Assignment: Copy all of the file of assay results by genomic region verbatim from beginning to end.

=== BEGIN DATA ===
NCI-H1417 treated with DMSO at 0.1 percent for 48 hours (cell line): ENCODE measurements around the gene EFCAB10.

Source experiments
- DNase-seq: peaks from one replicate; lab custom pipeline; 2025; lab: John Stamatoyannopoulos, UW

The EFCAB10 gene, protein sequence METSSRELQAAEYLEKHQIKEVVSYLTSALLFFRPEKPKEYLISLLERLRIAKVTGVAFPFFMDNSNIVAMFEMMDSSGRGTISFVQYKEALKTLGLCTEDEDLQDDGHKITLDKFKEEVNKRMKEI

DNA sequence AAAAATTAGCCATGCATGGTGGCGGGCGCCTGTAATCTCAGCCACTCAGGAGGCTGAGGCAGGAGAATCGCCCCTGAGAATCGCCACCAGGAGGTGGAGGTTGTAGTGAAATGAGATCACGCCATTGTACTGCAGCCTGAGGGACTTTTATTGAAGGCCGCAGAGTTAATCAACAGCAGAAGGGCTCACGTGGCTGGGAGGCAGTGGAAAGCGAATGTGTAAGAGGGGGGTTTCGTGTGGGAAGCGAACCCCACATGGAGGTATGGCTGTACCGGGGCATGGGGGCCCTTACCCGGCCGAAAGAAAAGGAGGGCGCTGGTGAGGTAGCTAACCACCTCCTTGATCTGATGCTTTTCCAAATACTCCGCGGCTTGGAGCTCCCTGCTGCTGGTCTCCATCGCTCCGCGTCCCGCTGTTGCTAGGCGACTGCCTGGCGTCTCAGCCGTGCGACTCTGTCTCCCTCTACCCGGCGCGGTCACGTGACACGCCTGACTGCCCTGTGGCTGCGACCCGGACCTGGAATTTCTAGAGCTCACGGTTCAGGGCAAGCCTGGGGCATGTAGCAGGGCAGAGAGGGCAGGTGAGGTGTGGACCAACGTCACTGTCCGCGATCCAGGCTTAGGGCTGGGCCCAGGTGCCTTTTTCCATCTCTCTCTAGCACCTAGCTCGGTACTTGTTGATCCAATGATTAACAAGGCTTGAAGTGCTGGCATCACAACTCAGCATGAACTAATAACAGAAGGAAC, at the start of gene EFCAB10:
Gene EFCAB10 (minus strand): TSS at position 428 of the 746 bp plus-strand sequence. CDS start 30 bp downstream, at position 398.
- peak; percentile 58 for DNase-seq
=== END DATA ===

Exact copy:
NCI-H1417 treated with DMSO at 0.1 percent for 48 hours (cell line): ENCODE measurements around the gene EFCAB10.

Source experiments
- DNase-seq: peaks from one replicate; lab custom pipeline; 2025; lab: John Stamatoyannopoulos, UW

The EFCAB10 gene, protein sequence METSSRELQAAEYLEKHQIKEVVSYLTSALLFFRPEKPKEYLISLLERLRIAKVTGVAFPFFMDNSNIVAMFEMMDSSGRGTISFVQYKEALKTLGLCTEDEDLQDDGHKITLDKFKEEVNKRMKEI

DNA sequence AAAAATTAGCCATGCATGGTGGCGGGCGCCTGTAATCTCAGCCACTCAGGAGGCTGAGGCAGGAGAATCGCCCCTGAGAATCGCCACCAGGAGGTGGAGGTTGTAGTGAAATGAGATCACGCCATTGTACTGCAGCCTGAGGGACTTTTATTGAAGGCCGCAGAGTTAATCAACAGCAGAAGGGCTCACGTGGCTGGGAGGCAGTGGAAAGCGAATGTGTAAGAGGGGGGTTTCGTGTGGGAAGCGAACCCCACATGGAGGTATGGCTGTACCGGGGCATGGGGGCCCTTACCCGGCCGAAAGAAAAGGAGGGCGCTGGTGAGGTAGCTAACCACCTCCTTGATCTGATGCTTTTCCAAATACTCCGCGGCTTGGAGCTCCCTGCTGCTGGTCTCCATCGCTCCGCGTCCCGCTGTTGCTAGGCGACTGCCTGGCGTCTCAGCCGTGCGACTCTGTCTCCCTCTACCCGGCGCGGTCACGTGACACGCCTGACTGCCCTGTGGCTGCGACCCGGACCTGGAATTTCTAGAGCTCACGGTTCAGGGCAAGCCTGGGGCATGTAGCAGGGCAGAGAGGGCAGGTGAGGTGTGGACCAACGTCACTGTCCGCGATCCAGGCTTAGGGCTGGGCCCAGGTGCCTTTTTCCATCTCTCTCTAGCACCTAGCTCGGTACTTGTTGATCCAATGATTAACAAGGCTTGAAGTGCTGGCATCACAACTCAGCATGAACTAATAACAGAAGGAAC, at the start of gene EFCAB10:
Gene EFCAB10 (minus strand): TSS at position 428 of the 746 bp plus-strand sequence. CDS start 30 bp downstream, at position 398.
- peak; percentile 58 for DNase-seq